Saturday, February 23, 2013

Deconstructing Old Ads with Bill Sonnett: Jacob Mick -- Mystery

Jacob Mick – Mystery
The ad presented here is from the June 1905 issue of National Sportsman. I wish I could present some definite conclusions based on what we know about this ad, but the fact remains that after several years of effort I can only present the evidence, give my own thoughts and let someone else out there take from here. There are at least three Jacob Mick advertisements that show up in National Sportsman in early 1905. I have chosen this one because it illustrates both his baits.

If anyone were to show the illustration of the top bait in this ad to a knowledgeable collector of early baits, most of the time the name “Harkauf” would come up. The shape of the bait itself along with that of the metal fins and the hooks hung by split rings on staples in the wood, are all the same features seen on the “Harkauf Plug”. There is an illustration of this bait in an early Harkauf catalog as well as on a few Harkauf boxes with illustrated labels. The illustrations used in these Harkauf sources are not just a similar illustrations to those used in Jacob Mick's ads, they are the same exact cut ! I will say that I never had reason in the past to doubt that Harkauf actually sold the bait, but it's construction seemed to have nothing in common with the well known Harkauf minnows that were produced by the company.

This early Harkauf Plug box uses the same engraved cut on the label as is found in the 1905 Jacob Mick advertisement. It is presented here courtesy of long-time NFLCC member Rick Edmisten

As to the second bait in the ad, it is an accurate picture of what is usually referred to as a “Decker Underwater Minnow”. When I first noticed this, I asked several knowledgeable collectors if they had ever seen this bait with the name “DECKER” on the spinners or on the body. No one said they had. One long-time collector told me that it had been assumed early in the hobby that this was a Decker as it was found laying in an open Decker box when folks went through the estate of a deceased NFLCC member. After this assumption was published in an early edition of Carl Luckey's Early Fishing Lures and Their Makers it seems to have been taken as gospel. Like the Floating bait, it has its hooks hung by split rings on staples. I do not know of a box that has this bait shown on the label.

his is the bait that is often called a “Decker Underwater Minnow” despite the fact that none have been seen marked as such. It is identical to the bait illustrated in the 1905 Jacob Mick advertisement and is staple rigged with split rings just as the Jacob Mick Top Water Bait. This picture is presented here courtesy of long-time NFLCC member Warren Platt.

Decker collectors do not graciously accept that this second bait may not have been made by Mr Decker. I would only say that if Mr Mick made both baits and sold the surface bait through Harkauf, but not his underwater, that would explain why the surface bait is fairly common and the underwater is very scarce. For those who would argue that Mr Decker made the underwater that Mr Mick was selling, I would ask why Mr Mick would only offer the poorly selling underwater and not Mr Deckers popular surface bait. To me a better explanation is that Mr Mick made both baits and Harkauf sold Mr Mick's surface bait to compete with the popular Decker, while declining to sell the fairly crude underwater, as the company already had a line of high quality underwater minnows.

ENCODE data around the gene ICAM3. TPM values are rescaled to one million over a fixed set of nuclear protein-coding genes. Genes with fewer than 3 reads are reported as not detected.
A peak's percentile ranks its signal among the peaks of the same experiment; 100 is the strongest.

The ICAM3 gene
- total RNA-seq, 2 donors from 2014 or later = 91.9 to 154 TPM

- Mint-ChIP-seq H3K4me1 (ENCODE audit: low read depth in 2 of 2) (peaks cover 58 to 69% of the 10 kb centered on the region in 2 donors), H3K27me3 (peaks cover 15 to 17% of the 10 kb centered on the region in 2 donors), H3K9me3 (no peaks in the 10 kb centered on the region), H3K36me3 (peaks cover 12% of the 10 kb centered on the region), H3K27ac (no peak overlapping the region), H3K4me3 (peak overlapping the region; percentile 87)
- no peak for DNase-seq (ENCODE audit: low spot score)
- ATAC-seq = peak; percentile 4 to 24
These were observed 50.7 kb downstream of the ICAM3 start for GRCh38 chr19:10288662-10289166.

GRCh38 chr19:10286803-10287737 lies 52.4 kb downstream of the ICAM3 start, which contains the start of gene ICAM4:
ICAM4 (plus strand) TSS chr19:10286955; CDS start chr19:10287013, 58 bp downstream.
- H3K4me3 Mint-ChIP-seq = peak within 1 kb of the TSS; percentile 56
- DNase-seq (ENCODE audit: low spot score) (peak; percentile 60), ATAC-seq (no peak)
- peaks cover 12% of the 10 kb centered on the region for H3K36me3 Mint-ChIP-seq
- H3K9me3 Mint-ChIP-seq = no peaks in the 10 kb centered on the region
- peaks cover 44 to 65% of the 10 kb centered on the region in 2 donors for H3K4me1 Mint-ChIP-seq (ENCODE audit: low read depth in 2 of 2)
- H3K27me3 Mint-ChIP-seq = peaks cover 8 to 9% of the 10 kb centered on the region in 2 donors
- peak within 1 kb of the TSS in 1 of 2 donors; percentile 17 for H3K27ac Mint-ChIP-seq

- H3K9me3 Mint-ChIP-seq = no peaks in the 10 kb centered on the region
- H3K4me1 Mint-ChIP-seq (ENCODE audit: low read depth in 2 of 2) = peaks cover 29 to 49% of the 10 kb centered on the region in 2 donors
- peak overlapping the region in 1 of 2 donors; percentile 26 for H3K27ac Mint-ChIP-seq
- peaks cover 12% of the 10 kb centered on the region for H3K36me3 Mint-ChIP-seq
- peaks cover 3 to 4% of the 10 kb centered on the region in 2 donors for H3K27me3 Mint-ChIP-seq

The fact that Harkauf was not the only outlet for Jacob Mick's surface bait is suggested by the box shown here courtesy of Joe Stagnetti. It is an original Jacob Mick box that was found over labeled with a label for the “Manhattan” top water bait.

This original Jacob Mick box was found over labeled with a “Mahattan Top Water” label. It is presented here courtesy of well known collector, Joe Stagnetti.

I'm hoping that sometime in the future more evidence will surface to clarify this picture. In the mean time I have a short story concerning the “Harkauf Plug”. Some years ago I bought a well used one in the smallest size at the Milwaukee show for $15. It was complete with original hooks but missing some of its paint. It had the look of an old bait that would catch fish. The following Spring my long-time fishing apprentice Warren Platt was visiting and I pointed to the bait that was hanging on the wall and asked how he would like to be the first to try out this 100 year old bait. He jumped at the chance and quickly caught and released 4 bass (all that tutoring is starting to pay off folks). He then turned to me in the other end of the boat with a puzzled look and said “something is wrong”. He showed me that the bait was sinking slowly rather than floating. After 100 years that wood was so dry that it sucked in enough water in 40 minutes to become waterlogged! After drying out for the rest of the season, I waterproofed it with some polyurethane and today it floats just fine and is still taking fish over 100 years after it was made.

Tight Lines,

Wild Bill Sonnett

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